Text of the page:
While we talk about yellow camellias, in China they refer to golden camellias, often in tones of reverence and awe.
By the time Mark Jury (yes, my Mark) started breeding camellias, his renowned camellia-breeding uncle, Les Jury, was quite elderly and happy to share his experience and goals. It seems remarkable that 45 years after he first registered ‘Jury’s Yellow’, it is still widely grown and sold and we even saw it on the honours table at the National Camellia Show in China in February. ‘Gwenneth Morey’ and ‘Brushfield’s Yellow’ are Australian camellias of that era also heading down the yellow camellia path, but it seems that Les’s version is the one with staying power.
None of these breeders of the 1960s and 70s had access to yellow species. They would not even have known of their existence, but always there is that quest to extend the colour range. Les explained to Mark that he thought it might be possible to get the golden stamens to bleed colour into the petaloids (the tiny petals that comprise the centre of an anemone-formed camellia). It worked. These early three yellows all have pale lemon coloured centres with the outer circles of petals remaining white. They were colour breaks in their time but they all originated from white japonicas. The trouble was that there really was nowhere else to go from there, in breeding terms, to try and intensify the yellow.
Enter the yellow species. Even I can remember the waves of excitement in the camellia world when C. chrysantha became available. Suddenly it appeared that there would be a huge range of new directions in camellias. Don’t hold your breath. It ain’t that easy and it is not for want of trying. After maybe fifty years and probably hundreds of thousands of crosses, there haven’t been many encouraging results out of China. Japanese breeders have been very active without many results and we have never heard of anything coming from other international breeders.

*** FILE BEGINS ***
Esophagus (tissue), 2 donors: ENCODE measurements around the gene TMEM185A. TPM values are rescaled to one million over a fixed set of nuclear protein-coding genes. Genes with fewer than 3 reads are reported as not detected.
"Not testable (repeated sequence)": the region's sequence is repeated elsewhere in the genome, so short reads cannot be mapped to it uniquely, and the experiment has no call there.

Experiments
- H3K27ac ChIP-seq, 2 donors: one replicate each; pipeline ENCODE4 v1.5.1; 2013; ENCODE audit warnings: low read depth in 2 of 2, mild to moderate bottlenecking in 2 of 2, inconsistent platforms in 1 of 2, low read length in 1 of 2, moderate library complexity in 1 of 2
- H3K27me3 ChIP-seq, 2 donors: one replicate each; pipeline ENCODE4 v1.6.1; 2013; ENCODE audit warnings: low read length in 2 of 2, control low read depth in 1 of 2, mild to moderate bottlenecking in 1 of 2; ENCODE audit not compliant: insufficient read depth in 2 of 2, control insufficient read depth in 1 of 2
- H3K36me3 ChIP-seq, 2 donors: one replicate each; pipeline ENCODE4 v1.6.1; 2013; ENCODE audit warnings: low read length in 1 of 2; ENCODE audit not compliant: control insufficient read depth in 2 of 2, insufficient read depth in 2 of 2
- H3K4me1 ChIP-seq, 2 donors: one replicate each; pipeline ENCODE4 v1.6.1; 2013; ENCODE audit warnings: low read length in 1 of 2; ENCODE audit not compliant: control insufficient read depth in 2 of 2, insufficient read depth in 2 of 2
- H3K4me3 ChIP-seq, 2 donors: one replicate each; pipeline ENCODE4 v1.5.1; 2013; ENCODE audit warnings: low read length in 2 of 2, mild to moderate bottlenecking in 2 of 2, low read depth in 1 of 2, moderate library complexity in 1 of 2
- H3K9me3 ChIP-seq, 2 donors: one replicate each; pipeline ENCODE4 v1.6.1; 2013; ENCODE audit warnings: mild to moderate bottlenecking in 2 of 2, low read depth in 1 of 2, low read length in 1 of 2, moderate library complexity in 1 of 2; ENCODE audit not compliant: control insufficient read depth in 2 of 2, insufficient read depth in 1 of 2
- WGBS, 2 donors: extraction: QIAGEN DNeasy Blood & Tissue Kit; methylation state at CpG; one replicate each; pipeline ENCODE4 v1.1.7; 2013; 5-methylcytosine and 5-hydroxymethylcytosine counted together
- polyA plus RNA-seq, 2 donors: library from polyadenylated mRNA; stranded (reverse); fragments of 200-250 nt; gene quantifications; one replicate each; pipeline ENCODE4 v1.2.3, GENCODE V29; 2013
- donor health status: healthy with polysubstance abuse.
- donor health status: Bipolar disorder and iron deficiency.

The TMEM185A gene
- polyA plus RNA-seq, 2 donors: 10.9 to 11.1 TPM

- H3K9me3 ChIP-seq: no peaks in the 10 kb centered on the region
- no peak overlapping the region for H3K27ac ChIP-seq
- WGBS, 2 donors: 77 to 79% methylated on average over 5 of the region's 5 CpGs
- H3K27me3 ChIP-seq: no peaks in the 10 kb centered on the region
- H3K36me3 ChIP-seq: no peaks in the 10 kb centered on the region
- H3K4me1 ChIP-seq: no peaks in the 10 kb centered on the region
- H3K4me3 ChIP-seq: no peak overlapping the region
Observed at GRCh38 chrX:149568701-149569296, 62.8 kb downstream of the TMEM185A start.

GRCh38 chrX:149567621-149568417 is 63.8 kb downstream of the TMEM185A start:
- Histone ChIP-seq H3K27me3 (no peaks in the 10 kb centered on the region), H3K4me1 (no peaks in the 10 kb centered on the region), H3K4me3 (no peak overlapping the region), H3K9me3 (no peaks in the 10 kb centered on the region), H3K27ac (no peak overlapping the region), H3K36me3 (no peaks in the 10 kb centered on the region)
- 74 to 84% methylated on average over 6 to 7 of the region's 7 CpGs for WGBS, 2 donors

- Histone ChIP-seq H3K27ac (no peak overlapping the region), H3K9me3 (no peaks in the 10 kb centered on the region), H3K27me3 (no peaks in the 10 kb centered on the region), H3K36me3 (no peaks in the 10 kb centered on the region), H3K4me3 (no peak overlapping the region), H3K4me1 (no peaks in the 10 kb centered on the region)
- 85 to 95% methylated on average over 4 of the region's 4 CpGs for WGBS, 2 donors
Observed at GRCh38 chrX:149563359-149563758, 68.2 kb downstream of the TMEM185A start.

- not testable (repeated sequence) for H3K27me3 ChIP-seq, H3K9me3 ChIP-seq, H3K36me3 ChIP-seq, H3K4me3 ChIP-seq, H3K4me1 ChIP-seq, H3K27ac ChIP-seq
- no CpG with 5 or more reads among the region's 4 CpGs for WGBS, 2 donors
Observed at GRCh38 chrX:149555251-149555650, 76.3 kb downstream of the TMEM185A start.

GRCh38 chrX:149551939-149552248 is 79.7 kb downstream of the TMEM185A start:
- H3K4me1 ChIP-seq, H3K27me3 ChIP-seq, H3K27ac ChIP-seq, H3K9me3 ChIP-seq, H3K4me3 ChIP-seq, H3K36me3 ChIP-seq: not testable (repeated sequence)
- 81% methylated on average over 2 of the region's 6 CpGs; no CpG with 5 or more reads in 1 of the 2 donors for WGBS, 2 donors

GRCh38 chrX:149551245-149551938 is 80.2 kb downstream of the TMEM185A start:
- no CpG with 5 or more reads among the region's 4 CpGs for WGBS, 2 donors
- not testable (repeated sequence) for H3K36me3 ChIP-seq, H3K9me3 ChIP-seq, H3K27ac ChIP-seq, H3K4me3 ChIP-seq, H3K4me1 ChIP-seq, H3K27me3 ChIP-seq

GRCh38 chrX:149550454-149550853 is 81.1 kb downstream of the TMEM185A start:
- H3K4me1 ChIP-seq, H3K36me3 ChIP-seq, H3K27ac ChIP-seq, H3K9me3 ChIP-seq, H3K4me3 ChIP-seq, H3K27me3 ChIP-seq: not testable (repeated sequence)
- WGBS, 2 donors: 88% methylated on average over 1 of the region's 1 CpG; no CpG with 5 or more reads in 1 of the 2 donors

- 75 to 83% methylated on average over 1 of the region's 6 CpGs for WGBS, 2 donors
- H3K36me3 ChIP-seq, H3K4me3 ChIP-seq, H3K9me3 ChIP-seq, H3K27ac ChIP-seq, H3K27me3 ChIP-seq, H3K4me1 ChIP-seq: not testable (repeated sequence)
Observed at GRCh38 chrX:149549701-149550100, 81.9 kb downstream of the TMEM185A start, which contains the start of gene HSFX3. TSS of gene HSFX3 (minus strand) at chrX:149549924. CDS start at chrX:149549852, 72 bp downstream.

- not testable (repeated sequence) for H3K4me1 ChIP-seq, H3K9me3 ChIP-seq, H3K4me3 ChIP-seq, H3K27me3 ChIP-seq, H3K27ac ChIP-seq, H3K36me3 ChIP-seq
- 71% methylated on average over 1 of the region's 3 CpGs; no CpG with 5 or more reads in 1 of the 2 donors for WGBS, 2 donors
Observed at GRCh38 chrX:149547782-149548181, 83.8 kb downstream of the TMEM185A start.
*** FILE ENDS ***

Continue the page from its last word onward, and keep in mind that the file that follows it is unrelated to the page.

True, the Best in Show award at the Chinese nationals went to a fine yellow hybrid and there was another promising yellow coloured bloom called ‘New Century’ on the table. But those are cut flowers looked at in isolation. There are many other factors to be taken into account to determine garden worthiness. We also saw a few other results from breeding programmes – one flushed palest yellow with pink on the outer petals. It was a hybrid but not of great note. Others just seemed to throw to the japonica parentage. Kunming camellia breeder, Shen Yunguang, said that she was crossing the yellows with a white japonica – the latter will be to get greater size and floriferous characteristics – but the yellow species do not appear to be keen to cross with other types.
If it is possible to get a range of good yellow hybrids, the Chinese will do it but I doubt that it is imminent. What about orange ones? Can the next generation look forward to yellow camellias being crossed with red ones, to give a new colour altogether? International yellow camellia expert, Dr George Orel is pretty sure it can’t happen because of the incompatible genetic codes between the yellows and the reds. I am sure it is not for want of trying but the yellows are notoriously difficult in hybridising.
I asked Mark if he saw breeding potential in the new species that are still being discovered. He shrugged his shoulders and said, from his point of view, no. They are tropical, too tropical for New Zealand. He is also realistic enough to know that if the Chinese and major international breeders from other countries have found them hugely difficult to cross with other camellias, it will be a fluke if a minor breeder in another part of the world comes up with something worthwhile. It is just as well he doesn’t want the newly discovered species because with our closed borders, bringing in a new species of anything is devilishly expensive and difficult.